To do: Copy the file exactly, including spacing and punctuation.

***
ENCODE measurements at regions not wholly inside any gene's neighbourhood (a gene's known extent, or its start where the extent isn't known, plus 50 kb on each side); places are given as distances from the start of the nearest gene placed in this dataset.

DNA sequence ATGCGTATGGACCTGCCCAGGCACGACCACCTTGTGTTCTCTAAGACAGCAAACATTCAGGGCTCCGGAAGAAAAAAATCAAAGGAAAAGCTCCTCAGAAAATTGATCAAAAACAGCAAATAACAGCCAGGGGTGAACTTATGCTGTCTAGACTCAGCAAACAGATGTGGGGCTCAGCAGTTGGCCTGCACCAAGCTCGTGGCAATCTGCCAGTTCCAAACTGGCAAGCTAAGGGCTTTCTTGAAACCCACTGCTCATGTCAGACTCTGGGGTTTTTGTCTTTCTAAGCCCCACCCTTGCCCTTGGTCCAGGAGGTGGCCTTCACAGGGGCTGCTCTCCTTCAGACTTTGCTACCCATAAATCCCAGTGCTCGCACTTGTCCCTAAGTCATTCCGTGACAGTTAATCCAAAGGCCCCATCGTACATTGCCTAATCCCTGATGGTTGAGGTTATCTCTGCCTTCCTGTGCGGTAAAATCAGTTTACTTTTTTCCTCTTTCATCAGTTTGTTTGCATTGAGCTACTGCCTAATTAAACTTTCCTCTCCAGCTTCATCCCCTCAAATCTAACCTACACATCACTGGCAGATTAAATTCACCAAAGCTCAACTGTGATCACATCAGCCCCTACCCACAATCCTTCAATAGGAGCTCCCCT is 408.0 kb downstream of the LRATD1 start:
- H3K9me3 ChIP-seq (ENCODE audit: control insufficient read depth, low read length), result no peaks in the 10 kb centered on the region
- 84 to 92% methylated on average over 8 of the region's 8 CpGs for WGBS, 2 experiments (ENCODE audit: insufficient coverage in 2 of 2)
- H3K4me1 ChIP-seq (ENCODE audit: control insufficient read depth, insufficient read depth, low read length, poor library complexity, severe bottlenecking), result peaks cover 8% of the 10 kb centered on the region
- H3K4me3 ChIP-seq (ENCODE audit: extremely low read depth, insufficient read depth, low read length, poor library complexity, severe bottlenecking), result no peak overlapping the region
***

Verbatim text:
ENCODE measurements at regions not wholly inside any gene's neighbourhood (a gene's known extent, or its start where the extent isn't known, plus 50 kb on each side); places are given as distances from the start of the nearest gene placed in this dataset.

DNA sequence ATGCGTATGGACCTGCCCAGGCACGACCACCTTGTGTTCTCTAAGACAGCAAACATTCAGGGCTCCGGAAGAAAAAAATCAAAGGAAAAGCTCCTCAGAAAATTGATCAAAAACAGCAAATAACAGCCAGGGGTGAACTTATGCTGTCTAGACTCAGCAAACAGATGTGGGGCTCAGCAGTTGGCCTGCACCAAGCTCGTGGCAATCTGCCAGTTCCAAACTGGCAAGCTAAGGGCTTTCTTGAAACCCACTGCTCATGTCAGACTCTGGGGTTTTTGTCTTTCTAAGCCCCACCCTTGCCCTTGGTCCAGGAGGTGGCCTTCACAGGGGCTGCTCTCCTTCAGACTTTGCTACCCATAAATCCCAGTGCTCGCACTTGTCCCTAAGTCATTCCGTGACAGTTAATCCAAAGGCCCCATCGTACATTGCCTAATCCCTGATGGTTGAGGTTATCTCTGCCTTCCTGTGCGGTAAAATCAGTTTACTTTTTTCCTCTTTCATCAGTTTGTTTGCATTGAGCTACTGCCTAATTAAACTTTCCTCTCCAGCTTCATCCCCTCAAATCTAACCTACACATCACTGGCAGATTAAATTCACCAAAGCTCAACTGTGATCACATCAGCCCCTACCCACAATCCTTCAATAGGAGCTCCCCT is 408.0 kb downstream of the LRATD1 start:
- H3K9me3 ChIP-seq (ENCODE audit: control insufficient read depth, low read length), result no peaks in the 10 kb centered on the region
- 84 to 92% methylated on average over 8 of the region's 8 CpGs for WGBS, 2 experiments (ENCODE audit: insufficient coverage in 2 of 2)
- H3K4me1 ChIP-seq (ENCODE audit: control insufficient read depth, insufficient read depth, low read length, poor library complexity, severe bottlenecking), result peaks cover 8% of the 10 kb centered on the region
- H3K4me3 ChIP-seq (ENCODE audit: extremely low read depth, insufficient read depth, low read length, poor library complexity, severe bottlenecking), result no peak overlapping the region